Eye In The Sky
Director: Gavin Hood
Stars: Helen Mirren, Aaron Paul, Alan Rickman, and Barkhad Abdi.
Year Released: 2015
Running Time: 102 Minutes
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“Eye In The Sky” is academy award-winning South African director Gavin Hood’s return to his traditional brand of highly political filmmaking, after an ugly run with some sub-par big-budget Hollywood projects. This complex thriller documents a joint British/American operation to capture high-level Al-Shabab members (including a radicalized American and British national) in Kenya with the help of local intelligence and military personnel. The situation is complicated when the terrorists move to a fortified neighborhood that prevents any possibility of capture. Things get worse on the ground as surveillance reveals that they have bomb vests and are planning a suicide attack in the very near future. The cherry on this sundae of s@#$ is the fact that a young girl is in the blast radius of the proposed drone attack, leaving everyone involved to debate whether or not they can/should proceed.
While it may be due to the bigger budget nature of the movie, I thought the moral choice was frustratingly simple. It’s really just a spin on the old question of whether it’s moral to kill one to save a hundred. Even with all the debate, it’s obvious that the drone attack will go thru and the girl will be caught in the blast because it would be a complete anti-climax for anything else to happen. Though it speaks to the skill of the cast and the director, that despite the obvious conclusion I was drawn into the movie and was on the edge of my seat the entire time. Everyone gives a good performance but special thanks should be given to Helen Mirren, who plays a badass British Colonel despite looking like a Grandma. She commands every scene she’s in while radiating power and authority without simply becoming a one note war hawk. There’s also a special place in movie Valhalla for the late great Alan Rickman who brings his acid wit and unmistakable voice to one of the other British military members. I hope this posthumous appearance reminds people, that while Rickman might only be known for playing Professor Snape and Hans Grubber he had loads of talent.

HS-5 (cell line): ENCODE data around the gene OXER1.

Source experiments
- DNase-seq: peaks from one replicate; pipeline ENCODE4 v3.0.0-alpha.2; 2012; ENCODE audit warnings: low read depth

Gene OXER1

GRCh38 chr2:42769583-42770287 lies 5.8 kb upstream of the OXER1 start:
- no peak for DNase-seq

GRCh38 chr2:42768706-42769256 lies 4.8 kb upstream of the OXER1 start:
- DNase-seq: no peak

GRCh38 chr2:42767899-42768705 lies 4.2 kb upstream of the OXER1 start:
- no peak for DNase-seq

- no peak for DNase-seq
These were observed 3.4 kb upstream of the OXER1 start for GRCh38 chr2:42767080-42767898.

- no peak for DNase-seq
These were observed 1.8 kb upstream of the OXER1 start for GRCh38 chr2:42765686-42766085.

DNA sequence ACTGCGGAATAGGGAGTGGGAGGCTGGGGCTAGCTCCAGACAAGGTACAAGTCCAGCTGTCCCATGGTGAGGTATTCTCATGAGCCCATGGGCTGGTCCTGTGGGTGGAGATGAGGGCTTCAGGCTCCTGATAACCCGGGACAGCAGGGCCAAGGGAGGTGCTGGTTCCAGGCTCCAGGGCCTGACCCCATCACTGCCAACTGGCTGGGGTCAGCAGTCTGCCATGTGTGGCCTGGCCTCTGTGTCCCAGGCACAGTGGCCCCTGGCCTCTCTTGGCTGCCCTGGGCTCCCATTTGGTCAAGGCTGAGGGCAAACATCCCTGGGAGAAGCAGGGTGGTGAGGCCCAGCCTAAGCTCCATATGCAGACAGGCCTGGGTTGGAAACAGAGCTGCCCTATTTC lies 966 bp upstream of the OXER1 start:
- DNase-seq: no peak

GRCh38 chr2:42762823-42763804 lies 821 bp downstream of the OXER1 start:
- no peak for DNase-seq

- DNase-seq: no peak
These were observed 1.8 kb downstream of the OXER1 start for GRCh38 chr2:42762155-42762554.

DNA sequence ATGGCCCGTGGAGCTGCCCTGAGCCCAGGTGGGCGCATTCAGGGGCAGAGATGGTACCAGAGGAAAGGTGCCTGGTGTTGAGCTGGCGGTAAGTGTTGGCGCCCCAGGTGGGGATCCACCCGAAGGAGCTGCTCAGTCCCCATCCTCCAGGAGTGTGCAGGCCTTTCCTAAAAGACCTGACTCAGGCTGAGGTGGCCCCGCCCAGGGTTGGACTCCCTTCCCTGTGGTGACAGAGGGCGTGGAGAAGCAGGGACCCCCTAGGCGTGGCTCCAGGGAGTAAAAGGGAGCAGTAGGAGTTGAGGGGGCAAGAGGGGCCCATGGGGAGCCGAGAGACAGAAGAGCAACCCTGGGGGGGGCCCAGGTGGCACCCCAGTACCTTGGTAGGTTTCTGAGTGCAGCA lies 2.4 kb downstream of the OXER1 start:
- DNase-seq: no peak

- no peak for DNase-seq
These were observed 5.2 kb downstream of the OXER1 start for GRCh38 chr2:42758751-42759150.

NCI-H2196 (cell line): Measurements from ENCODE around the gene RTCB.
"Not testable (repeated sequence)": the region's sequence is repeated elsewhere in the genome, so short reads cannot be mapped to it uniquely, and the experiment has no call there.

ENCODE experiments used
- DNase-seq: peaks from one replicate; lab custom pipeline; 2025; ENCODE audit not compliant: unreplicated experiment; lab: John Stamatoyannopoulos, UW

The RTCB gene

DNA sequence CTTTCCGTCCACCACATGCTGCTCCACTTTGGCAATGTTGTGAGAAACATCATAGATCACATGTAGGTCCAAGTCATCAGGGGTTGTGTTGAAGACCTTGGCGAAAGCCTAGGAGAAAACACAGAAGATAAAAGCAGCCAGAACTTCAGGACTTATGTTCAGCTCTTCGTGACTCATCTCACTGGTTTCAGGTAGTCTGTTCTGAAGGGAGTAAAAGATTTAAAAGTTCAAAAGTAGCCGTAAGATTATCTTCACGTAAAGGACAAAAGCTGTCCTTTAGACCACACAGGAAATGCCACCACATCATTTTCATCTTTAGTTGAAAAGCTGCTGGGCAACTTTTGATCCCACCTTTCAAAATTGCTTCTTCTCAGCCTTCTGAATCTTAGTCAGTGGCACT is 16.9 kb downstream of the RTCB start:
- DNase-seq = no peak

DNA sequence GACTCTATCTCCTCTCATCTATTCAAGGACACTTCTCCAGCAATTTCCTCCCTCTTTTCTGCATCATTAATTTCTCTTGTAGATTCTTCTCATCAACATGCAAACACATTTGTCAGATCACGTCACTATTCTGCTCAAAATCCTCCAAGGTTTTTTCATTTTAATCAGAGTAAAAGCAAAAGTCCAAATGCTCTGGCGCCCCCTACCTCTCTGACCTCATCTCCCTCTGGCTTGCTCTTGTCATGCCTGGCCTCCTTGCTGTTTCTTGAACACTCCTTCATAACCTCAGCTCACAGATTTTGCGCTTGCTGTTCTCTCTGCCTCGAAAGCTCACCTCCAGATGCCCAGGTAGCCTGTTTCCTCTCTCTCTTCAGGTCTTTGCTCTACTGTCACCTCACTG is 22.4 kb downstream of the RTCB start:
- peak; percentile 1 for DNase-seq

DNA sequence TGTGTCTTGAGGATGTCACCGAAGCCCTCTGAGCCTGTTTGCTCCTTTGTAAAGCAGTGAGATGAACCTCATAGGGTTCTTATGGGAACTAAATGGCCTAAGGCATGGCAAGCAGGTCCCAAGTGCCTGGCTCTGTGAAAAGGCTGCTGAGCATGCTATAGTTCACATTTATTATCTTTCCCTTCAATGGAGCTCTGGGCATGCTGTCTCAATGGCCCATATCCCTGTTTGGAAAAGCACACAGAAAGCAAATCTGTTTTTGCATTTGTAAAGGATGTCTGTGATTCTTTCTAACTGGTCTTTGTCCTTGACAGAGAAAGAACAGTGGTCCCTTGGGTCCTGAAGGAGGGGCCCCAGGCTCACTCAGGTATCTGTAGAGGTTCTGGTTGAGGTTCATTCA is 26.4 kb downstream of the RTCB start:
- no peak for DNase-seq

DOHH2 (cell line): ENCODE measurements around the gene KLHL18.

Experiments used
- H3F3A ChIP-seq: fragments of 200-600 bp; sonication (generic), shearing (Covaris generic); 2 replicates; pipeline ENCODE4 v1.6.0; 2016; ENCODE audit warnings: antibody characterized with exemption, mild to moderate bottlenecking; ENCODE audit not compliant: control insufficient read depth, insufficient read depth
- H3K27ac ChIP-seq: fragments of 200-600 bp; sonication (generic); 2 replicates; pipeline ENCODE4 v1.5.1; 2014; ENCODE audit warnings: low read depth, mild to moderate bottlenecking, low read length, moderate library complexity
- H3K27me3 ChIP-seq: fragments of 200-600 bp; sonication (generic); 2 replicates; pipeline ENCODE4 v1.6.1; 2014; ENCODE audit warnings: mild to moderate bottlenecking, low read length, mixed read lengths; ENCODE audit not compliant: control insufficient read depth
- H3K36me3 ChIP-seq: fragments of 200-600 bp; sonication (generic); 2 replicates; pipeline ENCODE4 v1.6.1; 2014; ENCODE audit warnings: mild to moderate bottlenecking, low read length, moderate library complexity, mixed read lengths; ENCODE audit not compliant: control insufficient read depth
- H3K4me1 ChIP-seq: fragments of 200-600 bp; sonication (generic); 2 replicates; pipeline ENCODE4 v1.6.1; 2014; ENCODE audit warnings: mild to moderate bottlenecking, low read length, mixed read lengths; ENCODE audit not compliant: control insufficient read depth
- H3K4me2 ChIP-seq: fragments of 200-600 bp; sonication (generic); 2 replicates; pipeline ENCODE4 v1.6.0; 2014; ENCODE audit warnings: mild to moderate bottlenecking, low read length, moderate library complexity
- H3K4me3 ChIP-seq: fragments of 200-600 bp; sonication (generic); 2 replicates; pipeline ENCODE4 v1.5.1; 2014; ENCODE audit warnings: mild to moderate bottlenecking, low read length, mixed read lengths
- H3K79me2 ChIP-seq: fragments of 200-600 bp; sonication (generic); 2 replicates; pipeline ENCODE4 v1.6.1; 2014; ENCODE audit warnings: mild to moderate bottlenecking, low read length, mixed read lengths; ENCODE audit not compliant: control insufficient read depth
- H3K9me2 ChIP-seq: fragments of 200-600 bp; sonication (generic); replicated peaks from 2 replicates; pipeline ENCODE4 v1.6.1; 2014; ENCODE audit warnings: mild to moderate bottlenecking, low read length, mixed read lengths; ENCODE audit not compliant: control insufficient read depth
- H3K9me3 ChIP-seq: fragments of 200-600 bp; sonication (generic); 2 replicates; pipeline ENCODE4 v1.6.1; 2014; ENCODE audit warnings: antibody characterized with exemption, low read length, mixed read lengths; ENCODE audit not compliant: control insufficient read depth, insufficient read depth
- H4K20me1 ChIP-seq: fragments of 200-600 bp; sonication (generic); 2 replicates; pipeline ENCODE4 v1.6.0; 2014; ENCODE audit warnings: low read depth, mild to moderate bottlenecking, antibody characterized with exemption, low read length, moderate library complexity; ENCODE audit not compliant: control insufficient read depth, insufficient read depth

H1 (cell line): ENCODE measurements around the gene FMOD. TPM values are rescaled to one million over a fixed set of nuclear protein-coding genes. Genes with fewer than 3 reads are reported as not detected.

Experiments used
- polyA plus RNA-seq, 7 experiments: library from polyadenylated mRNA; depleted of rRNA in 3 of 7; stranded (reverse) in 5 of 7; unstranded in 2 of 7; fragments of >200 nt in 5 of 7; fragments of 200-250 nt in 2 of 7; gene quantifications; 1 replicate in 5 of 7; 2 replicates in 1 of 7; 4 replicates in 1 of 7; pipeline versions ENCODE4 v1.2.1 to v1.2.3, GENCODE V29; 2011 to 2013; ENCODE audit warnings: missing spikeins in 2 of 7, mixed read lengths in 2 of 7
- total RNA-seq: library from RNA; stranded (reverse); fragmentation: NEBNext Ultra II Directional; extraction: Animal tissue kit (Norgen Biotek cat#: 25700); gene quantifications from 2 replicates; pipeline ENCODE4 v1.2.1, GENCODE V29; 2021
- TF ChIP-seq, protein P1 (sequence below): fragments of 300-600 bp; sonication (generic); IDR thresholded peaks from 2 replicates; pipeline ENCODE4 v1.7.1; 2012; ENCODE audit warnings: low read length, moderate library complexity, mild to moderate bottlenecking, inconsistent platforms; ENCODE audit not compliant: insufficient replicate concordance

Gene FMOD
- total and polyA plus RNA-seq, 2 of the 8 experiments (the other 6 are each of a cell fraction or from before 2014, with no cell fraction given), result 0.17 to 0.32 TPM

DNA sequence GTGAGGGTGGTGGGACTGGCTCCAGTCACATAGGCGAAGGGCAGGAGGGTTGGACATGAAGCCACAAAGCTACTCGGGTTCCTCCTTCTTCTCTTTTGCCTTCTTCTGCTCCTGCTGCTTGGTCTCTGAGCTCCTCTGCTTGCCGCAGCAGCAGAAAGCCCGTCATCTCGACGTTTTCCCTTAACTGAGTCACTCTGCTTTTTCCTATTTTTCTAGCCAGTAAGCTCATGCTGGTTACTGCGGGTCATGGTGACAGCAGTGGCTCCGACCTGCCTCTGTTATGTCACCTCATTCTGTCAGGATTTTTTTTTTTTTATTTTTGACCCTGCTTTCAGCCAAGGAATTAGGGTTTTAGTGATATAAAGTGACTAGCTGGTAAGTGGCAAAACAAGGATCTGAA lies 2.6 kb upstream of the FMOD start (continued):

Since the ending is never really in doubt and the plight of the little girl did not tug a single one of my heart-strings (I seen enough movies with cute kids, I’m immune now) where does the story draw you in? Well, for me it was seeing the bureaucracy of war. Much of “Eye in The Sky” is spent watching how disparate groups of politicians and military personnel all try to come to some kind of agreement despite holding wildly different opinions on absolutely everything and for the most part, not even being in the same country as each other. Needless to say, the British military is ready and willing to make the strike but only after they consult with their on base legal counsel (apparently those exist). However, the American drone pilot is not exactly thrilled about having to be the one who actually pulls the trigger that kills a child and tries to use military rule-fu in order to buy her more time to escape.
While all this going on the British politicians are desperately passing the buck in hopes that they won’t have to be the one who went on record as authorizing a missile strike on an African prepubescent. There’s something darkly funny about all this panic over who’s culpable for a secret assassination, it’s like a war drama starring the cast of “Yes Minister”. It almost goes without saying that when the British Foreign Secretary asks the American Secretary of State what his position is, he takes all of two seconds before saying they should vaporize the hajjis and the camels they rode in on (though not in those exact words). Overall “Eye in the Sky” is a good thriller with a great cast but I’m left thinking that with a bit more time on the script it could have been even better.
Did I like the movie: Yes
Would I watch it again: Yes but only with other people so we could discuss it
Would I buy it: No
Recite a proverb: Light a man a fire, you warm him for a day. Light a man on fire and you warm him for the rest of his life.